“The Debian project is pleased to announce the second update of its stable distribution Debian GNU/Linux 5.0 (codename “lenny”). This update mainly adds corrections for security problems to the stable release, along with a few adjustment to serious problems. Please note that this update does not constitute a new version of Debian GNU/Linux 5.0 but only updates some of the packages included. There is no need to throw away 5.0 CDs or DVDs but only to update via an up-to- date Debian mirror after an installation, to cause any out of date packages to be updated. … New version of the debian-installer The debian-installer has been updated to allow the installation of the previous stable release (Debian 4.0 “etch”) and to include an updated cdebconf package which resolves several issues with installation menu rendering using the newt frontend, including: * explanatory text overlapping with the input box due to a height miscalculation * overlapping of the “Go Back” button and the select list on certain screens * suboptimal screen usage, particularly affecting debian-edu installations The installer has been rebuilt to use the updated kernel packages included in this point release, resolving issues with installation on s390 G5 systems and IBM summit-based i386 systems.”
Release Announcement: http://www.debian.org/News/2009/20090627
I needed to get a list of all the subdirectories that were owner by some other user than root under /var and their permissions/owner with full paths. My first thought was to use ls and something like this:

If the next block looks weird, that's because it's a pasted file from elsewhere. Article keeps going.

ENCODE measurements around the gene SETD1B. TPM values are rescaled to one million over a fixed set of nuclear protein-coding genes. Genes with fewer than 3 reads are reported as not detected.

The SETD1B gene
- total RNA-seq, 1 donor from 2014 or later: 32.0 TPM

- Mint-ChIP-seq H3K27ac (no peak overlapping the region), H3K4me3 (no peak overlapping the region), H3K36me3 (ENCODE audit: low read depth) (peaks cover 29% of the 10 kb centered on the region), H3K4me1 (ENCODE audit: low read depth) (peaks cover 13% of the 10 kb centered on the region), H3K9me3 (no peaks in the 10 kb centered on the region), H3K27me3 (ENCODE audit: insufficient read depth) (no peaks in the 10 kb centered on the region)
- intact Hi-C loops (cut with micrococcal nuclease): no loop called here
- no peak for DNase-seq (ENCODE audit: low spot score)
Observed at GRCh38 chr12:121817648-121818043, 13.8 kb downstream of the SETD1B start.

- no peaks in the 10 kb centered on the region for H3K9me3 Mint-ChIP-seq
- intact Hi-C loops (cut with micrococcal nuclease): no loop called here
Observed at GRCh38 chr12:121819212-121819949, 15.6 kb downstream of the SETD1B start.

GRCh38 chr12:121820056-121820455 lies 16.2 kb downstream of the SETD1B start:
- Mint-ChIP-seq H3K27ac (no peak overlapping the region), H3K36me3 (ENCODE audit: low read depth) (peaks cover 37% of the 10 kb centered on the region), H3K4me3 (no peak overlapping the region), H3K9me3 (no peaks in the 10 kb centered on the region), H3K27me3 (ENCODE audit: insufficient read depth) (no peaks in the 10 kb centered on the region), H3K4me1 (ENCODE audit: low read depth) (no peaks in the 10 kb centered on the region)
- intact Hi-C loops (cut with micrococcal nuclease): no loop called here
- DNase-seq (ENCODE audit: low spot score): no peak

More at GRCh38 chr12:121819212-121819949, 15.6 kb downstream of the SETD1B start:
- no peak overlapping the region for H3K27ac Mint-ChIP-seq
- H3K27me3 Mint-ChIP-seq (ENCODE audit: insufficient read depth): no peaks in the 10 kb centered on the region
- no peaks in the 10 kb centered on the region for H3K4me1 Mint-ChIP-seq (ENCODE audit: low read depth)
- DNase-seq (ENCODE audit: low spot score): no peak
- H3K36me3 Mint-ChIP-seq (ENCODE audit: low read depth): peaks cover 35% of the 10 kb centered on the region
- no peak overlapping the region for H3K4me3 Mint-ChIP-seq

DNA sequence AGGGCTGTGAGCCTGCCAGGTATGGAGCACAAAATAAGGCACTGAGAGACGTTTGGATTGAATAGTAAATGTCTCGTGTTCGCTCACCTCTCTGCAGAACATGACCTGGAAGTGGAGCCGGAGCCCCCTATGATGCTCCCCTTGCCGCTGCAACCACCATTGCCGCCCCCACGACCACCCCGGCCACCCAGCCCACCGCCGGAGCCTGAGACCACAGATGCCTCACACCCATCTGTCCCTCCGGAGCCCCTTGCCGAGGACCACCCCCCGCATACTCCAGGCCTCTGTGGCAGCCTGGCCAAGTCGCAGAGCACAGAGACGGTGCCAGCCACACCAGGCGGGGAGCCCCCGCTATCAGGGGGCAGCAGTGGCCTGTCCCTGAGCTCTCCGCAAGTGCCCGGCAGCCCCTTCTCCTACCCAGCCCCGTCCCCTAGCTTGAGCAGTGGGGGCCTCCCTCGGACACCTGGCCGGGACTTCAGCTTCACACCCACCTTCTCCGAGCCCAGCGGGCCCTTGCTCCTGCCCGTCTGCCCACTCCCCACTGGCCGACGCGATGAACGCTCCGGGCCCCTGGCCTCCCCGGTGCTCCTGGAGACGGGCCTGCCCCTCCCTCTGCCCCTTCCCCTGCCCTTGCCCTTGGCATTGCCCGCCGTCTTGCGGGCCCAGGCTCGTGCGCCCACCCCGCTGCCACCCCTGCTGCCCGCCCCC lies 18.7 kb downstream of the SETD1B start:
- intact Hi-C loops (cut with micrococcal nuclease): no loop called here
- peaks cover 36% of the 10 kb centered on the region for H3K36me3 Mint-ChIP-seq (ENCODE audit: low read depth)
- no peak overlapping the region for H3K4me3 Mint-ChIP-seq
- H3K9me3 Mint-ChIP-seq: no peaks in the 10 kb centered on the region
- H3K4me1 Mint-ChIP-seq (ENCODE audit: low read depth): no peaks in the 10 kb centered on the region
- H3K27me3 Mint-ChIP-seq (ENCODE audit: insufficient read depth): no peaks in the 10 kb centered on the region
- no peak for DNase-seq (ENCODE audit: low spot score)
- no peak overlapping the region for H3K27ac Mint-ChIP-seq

1 2 3 4 5 6
will show the subdirectories just as I needed but only at one level. Using // would show the next level, etc. This obviously is not a solution and unfortunately I had found no other way to do this with ls. Using:
1 2 3 4 5 6 7 8
works somehow, but since I don’t have the full paths this is useless.
The moment a PHP application grows to run on more servers, normally people will see problems caused by PHP sessions. If the application is not persistent you are lucky and don’t care about this, but if not you will quickly see this regardless of how good the load balancer you use is handling stickiness (sending the users to the same real server), this will slowly become a major issue. There are various solutions that can be used to store PHP sessions in a shared location, but I want to present today one solution that is very simple to implement, yet very efficient and on the long term better suited than using a database backend for this: using memcache to store the sessions.
The pecl memcache php extension has supported for a long time the memcache session.save_handler, but with the release 3.0.x (still in beta at this time) this brings in a set of interesting features for us: - UDP support - Binary protocol support - Non-blocking IO using select() - Key and session redundancy (values are written to N mirrors) - Improved error reporting and failover handling
A while ago one of the major problems people faced to use Amazon EC2 into production environments was the dynamic state of the instances IPs. Every time one instance was started it was getting a new, dynamic IP. This has been addressed with the introduction of Amazon Elastic IP Addresses, but even when using this, the private IPs are still dynamic and most of the time people will want to communicate between several instances on the private allocated IPs and not on the public ones. This article will show how you can easily automate the process to update DNS hostnames for your EC2 instances, by adding to the AMI’s the logic for this. I will use for this a master DNS server running bind9, but this can be adapted to any other DNS server.